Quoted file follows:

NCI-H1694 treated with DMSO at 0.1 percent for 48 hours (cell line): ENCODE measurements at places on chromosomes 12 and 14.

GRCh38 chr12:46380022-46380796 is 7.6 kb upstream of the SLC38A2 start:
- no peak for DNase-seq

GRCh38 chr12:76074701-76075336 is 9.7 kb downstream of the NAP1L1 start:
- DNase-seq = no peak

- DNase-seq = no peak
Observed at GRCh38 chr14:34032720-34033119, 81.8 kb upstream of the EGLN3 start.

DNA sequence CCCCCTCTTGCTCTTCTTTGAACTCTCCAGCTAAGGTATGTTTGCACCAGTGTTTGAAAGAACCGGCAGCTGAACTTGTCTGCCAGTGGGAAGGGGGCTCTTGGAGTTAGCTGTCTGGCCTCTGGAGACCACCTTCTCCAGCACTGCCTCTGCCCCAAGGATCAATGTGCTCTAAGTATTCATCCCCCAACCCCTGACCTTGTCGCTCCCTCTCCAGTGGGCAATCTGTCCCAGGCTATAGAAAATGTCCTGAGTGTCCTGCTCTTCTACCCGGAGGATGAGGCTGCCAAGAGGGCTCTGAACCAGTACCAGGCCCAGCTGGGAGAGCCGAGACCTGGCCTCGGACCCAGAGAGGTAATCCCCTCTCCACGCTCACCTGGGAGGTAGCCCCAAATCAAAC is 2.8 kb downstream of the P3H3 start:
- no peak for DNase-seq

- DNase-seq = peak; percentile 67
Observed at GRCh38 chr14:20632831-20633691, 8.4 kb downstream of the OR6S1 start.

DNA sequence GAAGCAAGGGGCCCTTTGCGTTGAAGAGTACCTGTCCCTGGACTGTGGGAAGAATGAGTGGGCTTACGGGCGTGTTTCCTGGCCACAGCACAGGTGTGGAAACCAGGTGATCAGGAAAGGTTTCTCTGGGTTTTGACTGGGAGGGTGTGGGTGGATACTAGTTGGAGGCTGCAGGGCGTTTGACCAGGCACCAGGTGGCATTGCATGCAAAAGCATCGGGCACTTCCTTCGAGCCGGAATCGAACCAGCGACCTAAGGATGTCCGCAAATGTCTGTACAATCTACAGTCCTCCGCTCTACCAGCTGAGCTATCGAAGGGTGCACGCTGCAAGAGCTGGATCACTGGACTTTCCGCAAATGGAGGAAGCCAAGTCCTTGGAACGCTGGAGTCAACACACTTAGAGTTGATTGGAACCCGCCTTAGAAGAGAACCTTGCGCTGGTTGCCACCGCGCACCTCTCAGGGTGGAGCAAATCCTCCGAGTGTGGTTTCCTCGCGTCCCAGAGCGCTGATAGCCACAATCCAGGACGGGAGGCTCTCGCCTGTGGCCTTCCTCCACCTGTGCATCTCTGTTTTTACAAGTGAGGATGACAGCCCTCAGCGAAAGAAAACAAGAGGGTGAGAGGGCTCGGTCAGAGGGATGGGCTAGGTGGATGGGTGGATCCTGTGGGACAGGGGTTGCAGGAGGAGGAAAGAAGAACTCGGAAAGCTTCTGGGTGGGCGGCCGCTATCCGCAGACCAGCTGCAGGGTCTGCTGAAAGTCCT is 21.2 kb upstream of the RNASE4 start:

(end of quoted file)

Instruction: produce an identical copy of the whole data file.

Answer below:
NCI-H1694 treated with DMSO at 0.1 percent for 48 hours (cell line): ENCODE measurements at places on chromosomes 12 and 14.

GRCh38 chr12:46380022-46380796 is 7.6 kb upstream of the SLC38A2 start:
- no peak for DNase-seq

GRCh38 chr12:76074701-76075336 is 9.7 kb downstream of the NAP1L1 start:
- DNase-seq = no peak

- DNase-seq = no peak
Observed at GRCh38 chr14:34032720-34033119, 81.8 kb upstream of the EGLN3 start.

DNA sequence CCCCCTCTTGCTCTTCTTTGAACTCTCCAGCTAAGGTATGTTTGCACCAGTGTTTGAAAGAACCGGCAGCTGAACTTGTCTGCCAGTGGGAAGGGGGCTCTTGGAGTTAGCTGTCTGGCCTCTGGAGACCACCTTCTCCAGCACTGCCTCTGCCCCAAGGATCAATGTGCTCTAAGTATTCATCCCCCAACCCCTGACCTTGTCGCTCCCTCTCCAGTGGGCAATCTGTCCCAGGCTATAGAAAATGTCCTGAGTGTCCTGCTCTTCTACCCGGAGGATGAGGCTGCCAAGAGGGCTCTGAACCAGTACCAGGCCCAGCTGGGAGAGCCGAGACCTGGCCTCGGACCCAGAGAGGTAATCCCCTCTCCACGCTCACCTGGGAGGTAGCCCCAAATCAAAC is 2.8 kb downstream of the P3H3 start:
- no peak for DNase-seq

- DNase-seq = peak; percentile 67
Observed at GRCh38 chr14:20632831-20633691, 8.4 kb downstream of the OR6S1 start.

DNA sequence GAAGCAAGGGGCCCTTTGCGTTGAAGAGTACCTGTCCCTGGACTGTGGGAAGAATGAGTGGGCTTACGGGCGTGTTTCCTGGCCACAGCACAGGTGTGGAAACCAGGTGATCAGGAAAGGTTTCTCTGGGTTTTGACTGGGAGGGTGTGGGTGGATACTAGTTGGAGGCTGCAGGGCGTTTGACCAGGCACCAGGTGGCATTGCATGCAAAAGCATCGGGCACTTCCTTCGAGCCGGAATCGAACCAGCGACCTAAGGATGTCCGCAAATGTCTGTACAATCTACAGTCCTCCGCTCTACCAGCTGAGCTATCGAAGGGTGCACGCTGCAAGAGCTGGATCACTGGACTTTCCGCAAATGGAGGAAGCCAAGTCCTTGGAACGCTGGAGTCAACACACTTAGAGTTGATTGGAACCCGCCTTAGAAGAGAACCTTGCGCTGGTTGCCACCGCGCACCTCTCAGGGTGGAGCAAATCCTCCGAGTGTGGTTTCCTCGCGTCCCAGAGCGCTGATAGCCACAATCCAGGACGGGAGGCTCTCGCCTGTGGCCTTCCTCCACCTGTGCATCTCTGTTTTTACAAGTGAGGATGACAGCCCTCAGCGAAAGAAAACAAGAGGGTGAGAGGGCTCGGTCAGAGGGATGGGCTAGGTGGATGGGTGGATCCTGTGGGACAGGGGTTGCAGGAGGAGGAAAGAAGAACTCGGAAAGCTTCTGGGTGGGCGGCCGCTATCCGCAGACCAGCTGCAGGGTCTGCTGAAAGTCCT is 21.2 kb upstream of the RNASE4 start: